Steamboat

Life as a Writer

At the age of 17, little Samuel took off. He left his job at his brother's paper and spent three years traveling and working as a printer hired day-by-day. In 1856, he boarded a steamboat in Cincinnati intending to go to New Orleans. Along the route, he informally studied with the steamboat's pilot, whose intelligence and acuity on the water impressed Samuel. Ultimately, he stayed on as an apprentice pilot, eventually fulfilling a childhood dream and earning his own pilot's license. While this may not mean much to you or me, back then, riverboat pilots were powerful, respected and rich. For Samuel, who spent his entire childhood watching from the shore, this turn of events was exciting.

A funny little thing happened to Samuel. Obviously, he had to learn to navigate the muddy and sometimes cloudy waters of the Mississippi. One of the most important lessons of piloting was the necessity of testing the depth of the waters. When one reached a specific measure of depth in the water, the signal cry to others aboard was 'mark twain,' which meant, basically, that the waters were safe. Imagine that. A writer finds his name, and himself, on the riverboat. He made the decision to officially adopt the pen name as his own.

Unfortunately, the Civil War brought a halt to his time on the river because travel became quite limited. Twain decided to take off again, spending time traveling in the U.S. and abroad, and writing various newspapers pieces that were insightful and humorous. It was during this time that he met and married his wife Olivia (with whom he would eventually have four children). It was also during this time that he published his first short story that gained acclaim: 'The Celebrated Jumping Frog of Calavaras County.'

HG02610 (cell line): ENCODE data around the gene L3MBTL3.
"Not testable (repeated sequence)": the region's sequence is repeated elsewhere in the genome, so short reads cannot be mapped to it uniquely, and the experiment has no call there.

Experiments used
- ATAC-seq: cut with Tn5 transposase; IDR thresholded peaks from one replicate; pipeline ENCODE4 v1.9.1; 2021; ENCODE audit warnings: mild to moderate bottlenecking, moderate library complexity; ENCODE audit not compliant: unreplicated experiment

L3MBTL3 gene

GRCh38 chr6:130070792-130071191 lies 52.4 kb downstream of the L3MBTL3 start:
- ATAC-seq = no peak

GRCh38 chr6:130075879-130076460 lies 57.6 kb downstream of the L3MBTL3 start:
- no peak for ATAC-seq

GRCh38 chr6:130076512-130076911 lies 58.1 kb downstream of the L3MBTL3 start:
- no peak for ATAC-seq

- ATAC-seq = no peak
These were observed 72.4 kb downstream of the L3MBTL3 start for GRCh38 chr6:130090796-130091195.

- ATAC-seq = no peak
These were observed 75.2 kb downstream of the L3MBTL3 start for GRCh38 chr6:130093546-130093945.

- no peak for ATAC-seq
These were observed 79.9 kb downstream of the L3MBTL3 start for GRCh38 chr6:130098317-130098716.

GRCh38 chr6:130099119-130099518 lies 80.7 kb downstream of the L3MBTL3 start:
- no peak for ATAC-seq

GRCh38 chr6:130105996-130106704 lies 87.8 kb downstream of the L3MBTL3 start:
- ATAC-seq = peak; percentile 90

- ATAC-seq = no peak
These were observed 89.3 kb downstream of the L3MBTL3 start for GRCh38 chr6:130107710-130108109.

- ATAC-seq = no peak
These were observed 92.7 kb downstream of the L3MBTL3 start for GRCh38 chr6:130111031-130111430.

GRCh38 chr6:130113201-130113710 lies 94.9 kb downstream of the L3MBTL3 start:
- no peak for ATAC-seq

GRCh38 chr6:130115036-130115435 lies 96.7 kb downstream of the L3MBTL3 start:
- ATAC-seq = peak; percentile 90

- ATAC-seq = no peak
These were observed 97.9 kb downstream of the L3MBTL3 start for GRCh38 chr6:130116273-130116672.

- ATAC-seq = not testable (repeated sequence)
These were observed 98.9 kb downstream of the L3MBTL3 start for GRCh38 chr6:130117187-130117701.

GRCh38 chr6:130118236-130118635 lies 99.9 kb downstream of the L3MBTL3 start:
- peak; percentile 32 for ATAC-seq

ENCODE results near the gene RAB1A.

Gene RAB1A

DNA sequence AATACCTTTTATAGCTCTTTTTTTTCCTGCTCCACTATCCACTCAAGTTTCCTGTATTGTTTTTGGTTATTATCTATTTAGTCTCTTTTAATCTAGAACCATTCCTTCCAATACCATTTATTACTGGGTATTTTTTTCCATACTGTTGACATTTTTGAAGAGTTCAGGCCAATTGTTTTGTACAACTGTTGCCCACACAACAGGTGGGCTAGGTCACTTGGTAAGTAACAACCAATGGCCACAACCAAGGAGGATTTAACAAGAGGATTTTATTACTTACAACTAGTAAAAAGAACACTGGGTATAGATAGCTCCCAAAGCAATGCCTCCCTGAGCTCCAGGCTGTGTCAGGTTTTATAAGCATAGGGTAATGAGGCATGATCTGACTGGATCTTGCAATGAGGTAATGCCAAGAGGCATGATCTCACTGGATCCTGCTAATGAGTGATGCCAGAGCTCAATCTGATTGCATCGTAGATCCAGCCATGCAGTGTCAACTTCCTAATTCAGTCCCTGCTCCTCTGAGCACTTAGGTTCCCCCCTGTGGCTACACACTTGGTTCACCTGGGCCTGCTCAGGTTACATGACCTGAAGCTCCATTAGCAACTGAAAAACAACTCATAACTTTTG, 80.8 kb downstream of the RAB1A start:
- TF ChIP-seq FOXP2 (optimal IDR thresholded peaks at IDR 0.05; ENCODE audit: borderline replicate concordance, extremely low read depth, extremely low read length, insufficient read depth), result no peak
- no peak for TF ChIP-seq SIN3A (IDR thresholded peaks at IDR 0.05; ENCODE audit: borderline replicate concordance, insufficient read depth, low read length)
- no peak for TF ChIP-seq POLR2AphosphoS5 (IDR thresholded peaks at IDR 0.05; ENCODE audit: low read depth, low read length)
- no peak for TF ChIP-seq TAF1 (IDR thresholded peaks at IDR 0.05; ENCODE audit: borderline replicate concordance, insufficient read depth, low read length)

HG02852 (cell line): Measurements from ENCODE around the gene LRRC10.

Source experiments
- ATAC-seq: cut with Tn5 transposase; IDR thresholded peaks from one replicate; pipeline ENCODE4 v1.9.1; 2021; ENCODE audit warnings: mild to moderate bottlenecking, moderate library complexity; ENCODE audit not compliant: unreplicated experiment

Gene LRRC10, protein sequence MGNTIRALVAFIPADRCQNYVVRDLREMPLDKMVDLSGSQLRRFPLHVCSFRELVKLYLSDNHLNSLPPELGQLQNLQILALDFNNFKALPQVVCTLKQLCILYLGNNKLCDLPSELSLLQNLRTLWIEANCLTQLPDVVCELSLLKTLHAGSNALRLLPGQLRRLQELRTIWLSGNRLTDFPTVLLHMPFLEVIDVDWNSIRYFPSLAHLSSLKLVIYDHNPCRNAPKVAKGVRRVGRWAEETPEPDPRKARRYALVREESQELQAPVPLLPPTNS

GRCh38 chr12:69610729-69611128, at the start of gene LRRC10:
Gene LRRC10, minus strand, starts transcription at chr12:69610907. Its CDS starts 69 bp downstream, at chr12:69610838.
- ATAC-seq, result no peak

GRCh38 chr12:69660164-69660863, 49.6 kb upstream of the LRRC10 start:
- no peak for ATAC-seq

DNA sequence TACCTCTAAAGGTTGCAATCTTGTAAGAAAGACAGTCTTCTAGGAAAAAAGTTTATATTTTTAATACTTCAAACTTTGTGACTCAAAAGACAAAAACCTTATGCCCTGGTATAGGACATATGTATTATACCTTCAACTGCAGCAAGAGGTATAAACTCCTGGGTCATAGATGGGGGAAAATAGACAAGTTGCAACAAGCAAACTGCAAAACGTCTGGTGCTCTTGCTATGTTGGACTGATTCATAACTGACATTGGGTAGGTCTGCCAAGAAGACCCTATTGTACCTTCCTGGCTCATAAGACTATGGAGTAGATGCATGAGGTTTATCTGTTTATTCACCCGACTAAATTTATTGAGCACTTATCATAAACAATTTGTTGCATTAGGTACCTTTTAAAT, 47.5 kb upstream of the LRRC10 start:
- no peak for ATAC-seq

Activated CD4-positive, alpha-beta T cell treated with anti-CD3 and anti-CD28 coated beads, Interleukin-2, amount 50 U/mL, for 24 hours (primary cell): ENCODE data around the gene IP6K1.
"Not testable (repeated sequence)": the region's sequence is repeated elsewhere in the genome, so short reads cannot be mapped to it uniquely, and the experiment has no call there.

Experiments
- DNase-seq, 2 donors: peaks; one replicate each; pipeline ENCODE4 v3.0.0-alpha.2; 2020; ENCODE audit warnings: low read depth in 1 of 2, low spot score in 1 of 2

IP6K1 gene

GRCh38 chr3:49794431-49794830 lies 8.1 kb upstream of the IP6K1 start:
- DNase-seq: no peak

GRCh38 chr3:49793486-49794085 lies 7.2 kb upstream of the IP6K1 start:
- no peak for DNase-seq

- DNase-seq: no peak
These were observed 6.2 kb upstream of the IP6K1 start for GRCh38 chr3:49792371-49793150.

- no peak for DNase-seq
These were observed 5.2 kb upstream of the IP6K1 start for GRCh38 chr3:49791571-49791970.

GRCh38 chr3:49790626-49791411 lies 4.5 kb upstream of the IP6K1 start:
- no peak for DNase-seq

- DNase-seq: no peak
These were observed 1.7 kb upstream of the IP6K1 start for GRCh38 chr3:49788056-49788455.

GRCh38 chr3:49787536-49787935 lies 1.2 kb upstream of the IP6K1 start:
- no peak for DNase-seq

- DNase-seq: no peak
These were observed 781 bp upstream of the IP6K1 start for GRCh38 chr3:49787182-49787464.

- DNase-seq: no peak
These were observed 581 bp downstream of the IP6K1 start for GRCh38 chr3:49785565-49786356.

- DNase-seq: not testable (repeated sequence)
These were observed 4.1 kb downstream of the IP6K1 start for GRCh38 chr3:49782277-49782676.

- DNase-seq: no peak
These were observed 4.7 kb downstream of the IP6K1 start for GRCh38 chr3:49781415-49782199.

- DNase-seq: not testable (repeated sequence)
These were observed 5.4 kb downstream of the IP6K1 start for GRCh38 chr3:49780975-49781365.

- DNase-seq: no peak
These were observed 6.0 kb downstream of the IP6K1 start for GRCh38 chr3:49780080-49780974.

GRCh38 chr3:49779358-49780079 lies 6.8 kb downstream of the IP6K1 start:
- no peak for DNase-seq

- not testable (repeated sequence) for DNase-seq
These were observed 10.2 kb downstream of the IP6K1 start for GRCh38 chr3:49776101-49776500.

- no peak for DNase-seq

Samuel Clemens, better known as Mark Twain
Mark Twain Closeup

Works and Style

Twain was one of those guys whose life seems to follow an uncharted path. While writing for various newspapers, he fancied himself an inventor - he actually patented three inventions. While traveling the country on the lecture circuit as a humorist speaker (and what some would now consider a kind of comedian), he schmoozed with the political and literary elite. In some places he made quite a bit of money, but he also lost money. The one constant in his life seemed to be Missouri and those memories of home. So, he decided to write about it.

The Adventures of Tom Sawyer, published in 1876, is a novel about a boy growing up on the Mississippi River. Sound at all familiar? Tom Sawyer and his buddies get into all sorts of shenanigans. In this novel, which is said to be set in a town based on Hannibal, Missouri, we meet his sidekick, Huckleberry Finn.

Adventures of Huckleberry Finn, published in 1885, is the sequel to his first novel, and is also the work that has garnered the most acclaim. Believed by many (including Ernest Hemingway and William Faulkner) to be one of the greatest of all American novels, it chronicles Huck's escape from his unpleasant family situation and his subsequent travels into the South.

What makes Huckleberry Finn so unique? Its use of regional dialect and the fact that the narrator's adventures take place in Missouri and the South. Let's tackle these qualities one by one: in his first-person narration, Twain is able to capture the authentic voice of the narrator through realistic descriptions and vernacular (or the native dialect of a region).